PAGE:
Wallboards are cool, and every dev house should have one. Firstly because it provides some great information that everyone can see, and secondly because they’re cool (did I mention that already?) and the developers get to have some fun in all that free time they have with the wallboard making everything much more efficient. Here’s what we did with ours.
click on this image to get a bigger version
Our wallboard is a bit different from some of the others. First up, we didn’t want to make a bigger version of what you can already get out of our issue tracker, JIRA. Second, we felt it didnt need to alert people about new issues- we already have lots of emails and alerts that do that quite effectively.
Finally, the information needed to be useful / interesting enough to look at while you’re making a coffee.
We looked at the kind of requests and information that our team we’re already asking each other – stuff like what are you working on? and am I OK to deploy this project?. We also wanted to use the wallboard as a way of influencing behaviour, as the information is up there on the big screen. Right now we have an problem with people not keeping time sheets up to date. Were hoping that by showing what someone is working on (according to their time sheets) everyone will start keeping this up to date.
Issues for the week
We wanted to create an overall list of issues for the week. On some projects we have sprints or deadlines where we are trying to close off a certain number of issues. But we wanted to have something that would give the overall numbers at a glance. The point being to get as many closed this week as we can.
These are milestones that are coming up – so how many days to go and how many issues are outstanding. We compare the information we have in Jira (our issue tracker) to Harvest (our time sheet system). If there are more issues than we have time left in the budget, the project changes from green to red.
Who is working on what
This is a list of what everyone is working on- the project name and the specific task. Next to that is the number of issues they have this week. Since not all issues are created equal (one might take 10min, another might take 10h), the graph shows the total time estimated. This goes red if a person has more time than everyone else (a hint to PMs to reschedule something).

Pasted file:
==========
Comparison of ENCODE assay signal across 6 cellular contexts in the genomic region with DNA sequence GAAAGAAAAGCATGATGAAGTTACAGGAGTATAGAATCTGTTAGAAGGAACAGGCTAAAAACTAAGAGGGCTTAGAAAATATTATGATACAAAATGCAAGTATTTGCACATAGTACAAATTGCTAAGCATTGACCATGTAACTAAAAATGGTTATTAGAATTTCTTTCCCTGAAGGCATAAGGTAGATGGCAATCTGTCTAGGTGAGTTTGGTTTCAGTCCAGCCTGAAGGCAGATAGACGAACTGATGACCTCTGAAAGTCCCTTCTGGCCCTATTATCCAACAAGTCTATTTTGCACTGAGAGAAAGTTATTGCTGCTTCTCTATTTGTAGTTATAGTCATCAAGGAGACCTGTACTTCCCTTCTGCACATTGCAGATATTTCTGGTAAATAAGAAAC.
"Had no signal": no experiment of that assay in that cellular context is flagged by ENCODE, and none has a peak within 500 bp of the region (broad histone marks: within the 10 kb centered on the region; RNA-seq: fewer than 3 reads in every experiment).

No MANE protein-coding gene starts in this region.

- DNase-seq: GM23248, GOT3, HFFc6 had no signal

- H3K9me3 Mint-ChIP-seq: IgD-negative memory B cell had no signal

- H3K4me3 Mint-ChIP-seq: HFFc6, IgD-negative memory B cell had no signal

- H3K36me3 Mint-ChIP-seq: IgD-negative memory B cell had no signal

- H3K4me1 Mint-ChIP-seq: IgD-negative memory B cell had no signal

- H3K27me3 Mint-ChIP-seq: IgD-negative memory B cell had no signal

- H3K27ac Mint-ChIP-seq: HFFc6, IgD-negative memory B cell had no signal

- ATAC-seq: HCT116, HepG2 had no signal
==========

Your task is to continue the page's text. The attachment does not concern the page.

Can I deploy?
This was designed to answer one of our most common Campfire questions – Am I OK to deploy Project X?
Our PMs also had an problem where work was being done, but then it was unclear whether it had been done and committed, or also moved onto staging or production servers. There was a separate problem where some tasks were deploy blockers, and had to get completed before the next deploy.
This feature answers those; it tells everyone how many issues are ready to deploy, and whether there is anything lurking around that they should be aware of.
This pulls information from a tool we’ve made to track customer interactions. We already look at lots of different things to measure how well a project is going – number of issues, whether it is on budget, etc. One thing we weren’t looking at is how well customer interactions were going. How well did that meeting or phone call go? So we built a tool to measure this- hopefully it will provide some interesting data.
Alert message – calling all cars
We have various alerts popping up down the bottom – this one is from Capistrano letting us know that Dan has just deployed to Staging (really helpful if you just happen to be walking the client through the site at the same time). These also pop up in Campfire. Other alerts include ones from Hoptoad and New Relic RPM.